Many problems arise when pH levels are unmanaged. The plant exhibits nutrient deficiency problems that leave it sick and struggling to get better. Yields suffer too, new growth is smaller and buds tend to be of low quality. In cases where it is really off the mark, the cannabis plant does die regardless of its resilience.

When off pH levels are not addressed, growers could continue to deal with the same problems over and over again. Thankfully, it is easy to determine and manage.

How to Avoid

Marijuana thrives best in soil with a slightly acidic 6.0 to 7.0 pH. In this range, it easily absorbs all the nutrients it desires to optimize its growth. It tends to fluctuate so it would be a good idea to check on your medium’s pH levels periodically. In this way, you can address problems before symptoms start to show.

You can do this by measuring the water runoff with pH strips or a digital meter. After watering your cannabis plant, a bit of water should run off from the bottom of the pot. Take a sample then dip your strip or digital meter into it.

The results should not take a while. Growers using pH strips will see the litmus paper gradually change color. Once it has, measure it against the pH color index for its corresponding value or range. Digital meters usually give growers more accurate results which makes it easier for growers to address any problems caused by off pH.

Once you have obtained your result, determine whether you need to lower your pH or raise it. There are many ways to optimize soil, but perhaps my favorite and the most efficient way is a bottle of pH adjuster. It is usually sold as a bundle, one pH Up and one pH Down.

To use, first add the needed nutrients or supplements to the water then gently shake or stir it. Test the pH level of the nutrient solution then optimize it with the pH adjuster. Add pH Up if the pH is too low and pH Down if the solution’s pH is too high. Mix then retest the pH of the solution to ensure that it has a slightly acidic pH of 6.0 to 7.0 recommended for soil mediums.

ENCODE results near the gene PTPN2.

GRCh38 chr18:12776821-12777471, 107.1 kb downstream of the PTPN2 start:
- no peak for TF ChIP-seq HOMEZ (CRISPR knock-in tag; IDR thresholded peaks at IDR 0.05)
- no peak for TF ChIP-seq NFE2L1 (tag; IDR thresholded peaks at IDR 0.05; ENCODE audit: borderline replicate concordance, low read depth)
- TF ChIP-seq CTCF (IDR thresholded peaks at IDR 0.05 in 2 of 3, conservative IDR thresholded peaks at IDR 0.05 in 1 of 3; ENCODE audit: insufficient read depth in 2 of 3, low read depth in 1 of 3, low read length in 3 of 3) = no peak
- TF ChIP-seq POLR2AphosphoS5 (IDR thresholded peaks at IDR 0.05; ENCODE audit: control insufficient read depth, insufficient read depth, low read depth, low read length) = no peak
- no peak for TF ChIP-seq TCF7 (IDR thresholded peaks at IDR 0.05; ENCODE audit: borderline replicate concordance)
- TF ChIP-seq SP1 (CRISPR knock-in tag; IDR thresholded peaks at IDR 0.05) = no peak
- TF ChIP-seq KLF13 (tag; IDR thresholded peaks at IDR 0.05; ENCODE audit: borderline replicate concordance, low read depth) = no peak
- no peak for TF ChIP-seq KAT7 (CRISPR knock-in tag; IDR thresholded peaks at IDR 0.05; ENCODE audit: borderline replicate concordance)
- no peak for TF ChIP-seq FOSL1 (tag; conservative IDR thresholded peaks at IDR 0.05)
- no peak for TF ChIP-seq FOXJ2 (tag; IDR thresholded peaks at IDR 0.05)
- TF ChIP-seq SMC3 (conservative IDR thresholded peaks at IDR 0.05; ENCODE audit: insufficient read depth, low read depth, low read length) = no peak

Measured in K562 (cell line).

Water your plants with the nutrient solution mixed with either pH Up or Down then test the runoff water immediately. Repeat until the water runoff is at the optimum pH level.

4. Using Too Much Nutrients

Nutrients are essential for a plant’s development. Mineral fertilizers help plants grow strong, while organic nutrients keep the soil healthy. Chemical fertilizers, on the other hand, are refined nutrients that are instantly absorbed by plants.

When a plant is overfed, it may begin to show signs of nutrient or nute burn. The tips of the leaves start taking on a brown, bronze, or yellow color. It will slowly twist and turn crisp if growers continue to feed it with high levels of bottled chemical or mineral nutrients.

Other signs to watch out are: 

  • Deep green leaves
  • Leaf clawing or curling at the tips
  • Yellowing sugar leaves and calyxes
  • A yellow halo at the center of the leaf that separates healthy tissue
  • Leaf drop
  • Black brown or rotting roots
  • Crust of fertilizer on the soil surface